Note: This page is for posts closely related to current investment decisions.

Buying cheap Brazilian equities

16 Jul 2015 by Jim Fickett.

Inflated markets never last forever, even with central bank support, and bargains are once again beginning to appear. At least platinum, coal, and some global equities are cheap. This post is about Brazilian stocks.

There is ample bad news out of Brazil. Corruption has caught up with current leadership. A drought is hitting hydroelectric plants and residents of the largest cities. The cost of the many apparent freebies handed out by Lula, the previous president, have begun to significantly impact the federal budget. The two biggest props under the previous expansion – the global commodity boom and a huge expansion of domestic consumer credit – have both gone bust. And so sentiment is very poor as, for the short term, it should be.

However there is little reason to think Brazil will not recover from this downturn, as it has recovered from others. There are two possible caveats to that statement. The first is inflation, currently running at 9%, and still rising. Brazil had a bout of hyperinflation in the 1980s and 90s. If that were to return all bets would be off on the value of any equities. That is a real risk, but the government seems realistic about trimming the budget and keeping interest rates high, even though it is causing a recession. Second, Brazil has abysmal infrastructure. Recent data confirm that the summary on this topic that I wrote in 2012 (Brazil infrastructure) still provides a reasonably accurate picture. On the one hand, I don't believe sustained high growth will be possible unless the country finds a way to tackle this problem. On the other hand, businesses have always found a way to function despite the terrible roads and ports, and will continue to do so.

All in all, I think it is not clear to what extent the country will experience extraordinary growth again, but it would be surprising if the economic cycle were not to bring at least a normal recovery in due time.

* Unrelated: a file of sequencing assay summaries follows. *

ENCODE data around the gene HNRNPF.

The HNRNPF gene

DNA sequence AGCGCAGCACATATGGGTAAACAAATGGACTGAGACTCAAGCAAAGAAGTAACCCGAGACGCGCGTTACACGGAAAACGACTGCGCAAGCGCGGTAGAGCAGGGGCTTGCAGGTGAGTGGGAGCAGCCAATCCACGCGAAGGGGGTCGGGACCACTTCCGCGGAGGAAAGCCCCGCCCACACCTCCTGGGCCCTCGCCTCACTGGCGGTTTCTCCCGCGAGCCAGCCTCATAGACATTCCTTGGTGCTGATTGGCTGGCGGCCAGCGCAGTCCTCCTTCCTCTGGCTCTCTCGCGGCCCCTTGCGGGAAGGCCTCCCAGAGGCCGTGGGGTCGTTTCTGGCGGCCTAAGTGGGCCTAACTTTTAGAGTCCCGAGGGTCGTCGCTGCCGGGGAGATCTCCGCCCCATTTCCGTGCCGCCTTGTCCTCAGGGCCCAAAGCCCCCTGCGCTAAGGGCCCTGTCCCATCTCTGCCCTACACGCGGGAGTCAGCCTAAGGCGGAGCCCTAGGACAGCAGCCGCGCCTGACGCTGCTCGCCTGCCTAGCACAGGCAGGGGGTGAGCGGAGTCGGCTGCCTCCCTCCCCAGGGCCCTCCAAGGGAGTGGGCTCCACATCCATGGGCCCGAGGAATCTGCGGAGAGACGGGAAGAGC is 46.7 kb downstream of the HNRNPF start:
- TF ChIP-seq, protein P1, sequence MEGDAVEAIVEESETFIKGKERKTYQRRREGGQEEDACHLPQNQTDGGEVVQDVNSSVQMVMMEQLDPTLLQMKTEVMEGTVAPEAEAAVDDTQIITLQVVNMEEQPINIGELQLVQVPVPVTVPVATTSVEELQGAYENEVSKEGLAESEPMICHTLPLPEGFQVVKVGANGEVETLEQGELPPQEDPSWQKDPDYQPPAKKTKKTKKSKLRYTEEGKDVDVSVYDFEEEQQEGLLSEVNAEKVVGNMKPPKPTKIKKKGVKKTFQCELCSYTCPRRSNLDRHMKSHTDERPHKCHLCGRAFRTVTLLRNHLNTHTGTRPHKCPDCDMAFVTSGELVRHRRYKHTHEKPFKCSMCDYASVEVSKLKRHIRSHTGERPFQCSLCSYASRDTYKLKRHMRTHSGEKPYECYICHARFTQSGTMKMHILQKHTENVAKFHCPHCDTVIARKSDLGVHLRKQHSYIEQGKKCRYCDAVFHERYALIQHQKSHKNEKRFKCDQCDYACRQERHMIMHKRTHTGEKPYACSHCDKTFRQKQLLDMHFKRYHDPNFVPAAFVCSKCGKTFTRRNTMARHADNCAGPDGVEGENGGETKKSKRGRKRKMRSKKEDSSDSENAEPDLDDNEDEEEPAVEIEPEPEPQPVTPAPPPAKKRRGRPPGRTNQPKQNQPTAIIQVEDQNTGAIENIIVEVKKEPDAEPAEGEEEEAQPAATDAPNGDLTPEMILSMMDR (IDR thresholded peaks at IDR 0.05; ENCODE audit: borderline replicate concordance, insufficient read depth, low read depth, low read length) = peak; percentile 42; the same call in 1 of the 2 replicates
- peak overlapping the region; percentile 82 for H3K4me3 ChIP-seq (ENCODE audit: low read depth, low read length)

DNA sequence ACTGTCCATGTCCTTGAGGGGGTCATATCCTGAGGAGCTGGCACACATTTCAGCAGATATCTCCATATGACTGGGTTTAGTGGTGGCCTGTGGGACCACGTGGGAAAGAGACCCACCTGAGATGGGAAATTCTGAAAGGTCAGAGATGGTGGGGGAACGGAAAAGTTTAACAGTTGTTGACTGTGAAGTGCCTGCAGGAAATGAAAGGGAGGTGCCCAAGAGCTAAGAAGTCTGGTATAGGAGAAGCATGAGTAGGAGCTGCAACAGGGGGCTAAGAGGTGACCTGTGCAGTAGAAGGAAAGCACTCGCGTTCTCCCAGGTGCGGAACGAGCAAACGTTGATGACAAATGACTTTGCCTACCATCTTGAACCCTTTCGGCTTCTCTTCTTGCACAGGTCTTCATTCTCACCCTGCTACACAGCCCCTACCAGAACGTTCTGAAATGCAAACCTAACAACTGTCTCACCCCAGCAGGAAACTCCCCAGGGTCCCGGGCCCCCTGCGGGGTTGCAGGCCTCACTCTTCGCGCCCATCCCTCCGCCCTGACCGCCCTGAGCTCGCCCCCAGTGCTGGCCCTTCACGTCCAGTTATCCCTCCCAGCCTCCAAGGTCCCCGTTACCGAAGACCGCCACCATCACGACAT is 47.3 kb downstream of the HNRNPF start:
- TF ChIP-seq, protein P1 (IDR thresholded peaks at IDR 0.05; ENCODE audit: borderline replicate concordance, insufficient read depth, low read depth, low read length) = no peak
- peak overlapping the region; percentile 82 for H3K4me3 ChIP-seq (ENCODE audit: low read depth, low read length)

Research Affiliates reports that CAPE for the MSCI Brazil index is currently at 9.2, compared to an historical median value of 16.3. The EPS record only goes back to 1994, so the CAPE record only goes back to 2004. Still, 9.2 is low enough, on an absolute scale, to provide a reasonable margin of safety. The nominal dollar price of EWZ, the iShares MSCI capped ETF, is approximately at a 10-year low. This is partly due to the behavior of the Brazilian domestic market (cf. the performance of DBBR, a dollar-hedged fund), and partly due to the fact that the dollar is approximately at a 10-year high against the real. Thus both the economic cycle and the long-term cyclicality of exchange rates are in favor of a current buy.

There are a number of ETFs focusing on Brazilian stocks but only one two, EWZ and DBBR, follow the broad market. I prefer NOT to hedge the exchange risk; I will put 2% of the portfolio in EWZ tomorrow.

Buying Tweedy Browne Global Value Fund

28 Nov 2014 by Jim Fickett.

This week I put 2% of the portfolio into the Tweedy Browne Global Value Fund (TBGVX).

My first goal in making this purchase is to have greater exposure to European stocks because, while American stocks are, in general, quite overvalued, European stocks are not. The table below gives the top 6 country allocations in the fund, with recent CAPE (Shiller Cyclically Adjusted Price Earnings) information from Research Affiliates (many thanks to Rich Toscano of Pacific Capital Associates for pointing out the Research Affiliates site to me):

Country UK Switzerland France United States Netherlands Germany
Allocation 14.5% 13.7% 11.7% 9.5% 7.8% 7.0%
Historic Median CAPE 14.7 19.3 19.3 15.9 17.8
Current CAPE 12.5 22.6 14.3 26.3 16.4

Research Affiliates does not cover the Netherlands. Older data indicates a severely undervalued market (see Belgium, France, Germany and the Netherlands have attractive CAPE; at that time CAPE was about 10 compared to a long-term average of about 16). The market has risen about 50% since then, but is probably still close to fair value (see also this page). The picture for CAPE is not perfect. TBGVX is holding stocks from one very overvalued market (the US) and one slightly overvalued market (Switzerland). The main CAPE point is that the fund is concentrated on countries where stocks are reasonably valued.